Nanotechnology patenting trends through an environmental lens: analysis of materials and applications

  • Megan E. Leitch
  • Elizabeth Casman
  • Gregory V. Lowry


Many international groups study environmental health and safety (EHS) concerns surrounding the use of engineered nanomaterials (ENMs). These researchers frequently use the “Project on Emerging Nanotechnologies” (PEN) inventory of nano-enabled consumer products to prioritize types of ENMs to study because estimates of life-cycle ENM releases to the environment can be extrapolated from the database. An alternative “snapshot” of nanomaterials likely to enter commerce can be determined from the patent literature. The goal of this research was to provide an overview of nanotechnology intellectual property trends, complementary to the PEN consumer product database, to help identify potentially “risky” nanomaterials for study by the nano-EHS community. Ten years of nanotechnology patents were examined to determine the types of nano-functional materials being patented, the chemical compositions of the ENMs, and the products in which they are likely to appear. Patenting trends indicated different distributions of nano-enabled products and materials compared to the PEN database. Recent nanotechnology patenting is dominated by electrical and information technology applications rather than the hygienic and anti-fouling applications shown by PEN. There is an increasing emphasis on patenting of nano-scale layers, coatings, and other surface modifications rather than traditional nanoparticles, and there is widespread use of nano-functional semiconductor, ceramic, magnetic, and biological materials that are currently less studied by EHS professionals. These commonly patented products and the nano-functional materials they contain may warrant life-cycle evaluations to determine the potential for environmental exposure and toxicity. The patent and consumer product lists contribute different and complementary insights into the emerging nanotechnology industry and its potential for introducing nanomaterials into the environment.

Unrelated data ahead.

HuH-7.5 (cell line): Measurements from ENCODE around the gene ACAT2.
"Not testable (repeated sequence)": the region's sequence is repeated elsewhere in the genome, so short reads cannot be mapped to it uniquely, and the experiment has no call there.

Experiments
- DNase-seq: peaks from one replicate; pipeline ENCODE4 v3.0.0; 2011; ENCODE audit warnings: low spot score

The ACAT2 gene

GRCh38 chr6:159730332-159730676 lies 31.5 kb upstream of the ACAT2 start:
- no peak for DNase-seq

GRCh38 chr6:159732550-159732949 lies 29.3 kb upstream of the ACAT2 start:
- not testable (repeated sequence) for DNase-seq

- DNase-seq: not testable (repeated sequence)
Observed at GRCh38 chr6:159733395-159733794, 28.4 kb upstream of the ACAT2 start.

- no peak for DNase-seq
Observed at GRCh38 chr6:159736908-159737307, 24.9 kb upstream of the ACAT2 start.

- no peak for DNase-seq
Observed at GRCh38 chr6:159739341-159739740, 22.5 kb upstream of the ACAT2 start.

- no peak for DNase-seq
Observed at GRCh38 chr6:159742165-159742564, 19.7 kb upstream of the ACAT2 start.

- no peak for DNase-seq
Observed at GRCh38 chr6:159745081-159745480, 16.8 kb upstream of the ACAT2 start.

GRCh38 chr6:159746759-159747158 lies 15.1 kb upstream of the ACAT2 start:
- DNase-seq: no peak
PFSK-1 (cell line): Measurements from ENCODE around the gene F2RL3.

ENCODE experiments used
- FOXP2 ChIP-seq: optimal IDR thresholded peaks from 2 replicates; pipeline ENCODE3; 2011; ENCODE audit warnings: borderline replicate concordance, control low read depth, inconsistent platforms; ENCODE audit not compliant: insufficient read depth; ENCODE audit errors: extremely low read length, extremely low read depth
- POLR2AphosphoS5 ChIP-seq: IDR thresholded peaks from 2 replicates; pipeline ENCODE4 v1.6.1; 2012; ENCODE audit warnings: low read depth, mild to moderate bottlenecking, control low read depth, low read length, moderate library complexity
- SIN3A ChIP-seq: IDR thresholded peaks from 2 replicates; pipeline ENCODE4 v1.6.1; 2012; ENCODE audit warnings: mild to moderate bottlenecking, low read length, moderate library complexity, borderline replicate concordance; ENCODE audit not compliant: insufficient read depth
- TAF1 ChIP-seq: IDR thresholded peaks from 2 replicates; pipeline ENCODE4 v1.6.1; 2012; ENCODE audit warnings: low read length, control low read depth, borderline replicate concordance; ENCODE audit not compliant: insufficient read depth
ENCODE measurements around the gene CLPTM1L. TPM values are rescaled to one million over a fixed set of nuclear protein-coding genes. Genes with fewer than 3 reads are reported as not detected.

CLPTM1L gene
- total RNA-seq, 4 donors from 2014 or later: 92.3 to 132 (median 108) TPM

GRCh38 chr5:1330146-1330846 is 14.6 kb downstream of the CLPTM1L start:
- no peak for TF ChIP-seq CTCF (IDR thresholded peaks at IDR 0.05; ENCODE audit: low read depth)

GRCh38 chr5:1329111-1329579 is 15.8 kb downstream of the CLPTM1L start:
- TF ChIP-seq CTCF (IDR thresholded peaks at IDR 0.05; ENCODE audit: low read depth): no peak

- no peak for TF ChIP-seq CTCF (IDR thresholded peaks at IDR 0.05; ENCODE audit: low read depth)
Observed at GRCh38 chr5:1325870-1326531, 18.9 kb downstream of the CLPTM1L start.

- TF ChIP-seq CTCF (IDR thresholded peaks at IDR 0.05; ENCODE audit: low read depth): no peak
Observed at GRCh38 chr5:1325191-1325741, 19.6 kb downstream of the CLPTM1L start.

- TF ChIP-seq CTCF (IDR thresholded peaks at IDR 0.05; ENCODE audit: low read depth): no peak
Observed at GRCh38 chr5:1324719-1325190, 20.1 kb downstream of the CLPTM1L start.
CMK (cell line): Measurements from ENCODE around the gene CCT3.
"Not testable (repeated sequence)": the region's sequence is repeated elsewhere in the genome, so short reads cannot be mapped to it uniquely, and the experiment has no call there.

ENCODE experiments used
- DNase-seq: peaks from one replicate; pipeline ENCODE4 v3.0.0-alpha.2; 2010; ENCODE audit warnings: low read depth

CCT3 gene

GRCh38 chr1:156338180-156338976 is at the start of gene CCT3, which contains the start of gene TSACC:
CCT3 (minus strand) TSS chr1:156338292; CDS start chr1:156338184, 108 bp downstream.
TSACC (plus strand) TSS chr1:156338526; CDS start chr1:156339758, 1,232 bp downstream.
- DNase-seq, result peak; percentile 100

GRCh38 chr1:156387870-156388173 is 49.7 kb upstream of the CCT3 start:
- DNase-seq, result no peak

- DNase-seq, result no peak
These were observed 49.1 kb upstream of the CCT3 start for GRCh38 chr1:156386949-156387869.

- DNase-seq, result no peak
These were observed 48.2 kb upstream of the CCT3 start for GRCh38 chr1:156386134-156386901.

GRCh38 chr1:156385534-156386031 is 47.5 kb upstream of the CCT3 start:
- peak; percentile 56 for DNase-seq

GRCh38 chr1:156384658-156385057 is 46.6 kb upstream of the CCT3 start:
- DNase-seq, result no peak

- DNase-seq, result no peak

Engineered nanomaterials Nanotechnology life-cycle assessment Nano-enabled products Environmental implications of nanotechnology Environmental release of nanomaterials Nanotoxicology Environmental nanotechnology 



This material is based upon work supported by the National Science Foundation Graduate Research Fellowship under Grant No. 0750271 as well as by the National Science Foundation and the Environmental Protection Agency under NSF Cooperative Agreement EF-0830093, Center for the Environmental Implications of NanoTechnology (CEINT). Any opinions, findings, conclusions or recommendations expressed in this material are those of the author(s) and do not necessarily reflect the views of the National Science Foundation or the Environmental Protection Agency. This work has not been subjected to EPA review and no official endorsement should be inferred. Additional support came from the Prem Narain Srivastva Legacy Fellowship and the 9–11 GI Bill. We thank Dr. Stephen Tedeschi from Landon IP and Dr. Todd Kuiken from Woodrow Wilson International Center for Scholars for their assistance in gathering datasets. We also thank Dr. Jurron Bradley from LUX research and Dr. Lee Branstetter for advice on patent analysis as well as Dr. Mark Kryder for discussions of the field of non-volatile memory. Finally, we thank Elijah Mayfield for assistance with WEKA and SIDE implementation, and summer research assistant Shawn Kollesar for his data-mining assistance.

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Copyright information

© Springer Science+Business Media Dordrecht 2012

Authors and Affiliations

  • Megan E. Leitch
    • 1
  • Elizabeth Casman
    • 2
  • Gregory V. Lowry
    • 3
  1. 1.Department of Civil and Environmental Engineering, Center for the Environmental Implications of NanoTechnology (CEINT)Carnegie Mellon UniversityPittsburghUSA
  2. 2.Department of Engineering and Public Policy, Center for the Environmental Implications of NanoTechnology (CEINT)Carnegie Mellon UniversityPittsburghUSA
  3. 3.Department of Civil and Environmental Engineering, Center for the Environmental Implications of NanoTechnology (CEINT)Carnegie Mellon UniversityPittsburghUSA

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